4.            Regulatory changes.  Due to a widespread view that naked short sales exacerbated price declines during the crisis, US regulators have sought to tighten regulatory compliance and oversight in the stock lending market. Most significantly, in October 2008 the SEC issued temporary Rule 204T to curb naked short selling by shortening the delivery window and expanding the rule to cover all equity securities. The rule successfully reduced fails to deliver and the SEC finalized it in July 2009.  The practical consequence is that prime brokers today have far less time to obtain shares, as short positions in equity securities must be closed out on the settlement date. This development has made it more difficult for hedge funds to short as aggressively as they once did. Additionally, to ensure that they are able to locate shares pursuant to Rule 204, prime brokers have become increasingly willing to borrow securities irrespective of their rates. Brokers’ willingness to borrow at higher rates has, in turn, added to the rising costs for hedge funds to sell short equity securities.

In Europe, the EU passed new short selling regulations on November 1, 2012.  The new rules have similar provisions to Regulation SHO to limit naked short sales.  In addition, the regulations mandate public disclosure of large short positions (greater than 0.5% of the shares outstanding) for securities whose primary trading venue is in the EU.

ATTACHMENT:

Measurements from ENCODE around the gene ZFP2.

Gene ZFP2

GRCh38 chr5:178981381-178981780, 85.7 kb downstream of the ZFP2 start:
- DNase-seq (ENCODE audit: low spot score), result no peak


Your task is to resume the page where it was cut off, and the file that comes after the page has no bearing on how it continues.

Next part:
Conclusions

The response from managers to these questions has been varied.  A few consider the rising cost of specials to be insignificant relative to the opportunity set available on the short side:  with so many industries in flux, they argue that a few hundred basis points of incremental borrowing costs are irrelevant when ailing businesses can disappear within a few years.  Others argue that they tend to avoid crowded, and hence expensive, shorts by virtue of focusing on off the run opportunities.  A third group argues that there are ample opportunities in large capitalization equities with de minimus borrowing costs.

Clearly, the most important factor in the profitability of a short book will be the ability of a given manager to identify securities that materially underperform the market, and hence add alpha.  In a prior note, we noted that the most heavily shorted US equity securities outperformed (hence short sellers underperformed) the S&P 500 in both 2010 and 2011, in sharp contrast to the several hundred basis points of annual underperformance during the mid-2000s.  We later saw some evidence that this trend abated in 2012, when heavily shorted equities performed in line with the S&P.  Given the combination of macroeconomic uncertainty but strong equity markets, it will be interesting to see how this trend develops over the coming year or two.


[1] Source: JP Morgan Prime Brokerage Perspectives December 2012

[2] Source: JP Morgan Prime Brokerage Perspectives December 2012

[3] Source: JP Morgan Prime Brokerage Perspectives December 2012

[4] Source: JP Morgan Prime Brokerage Perspectives December 2012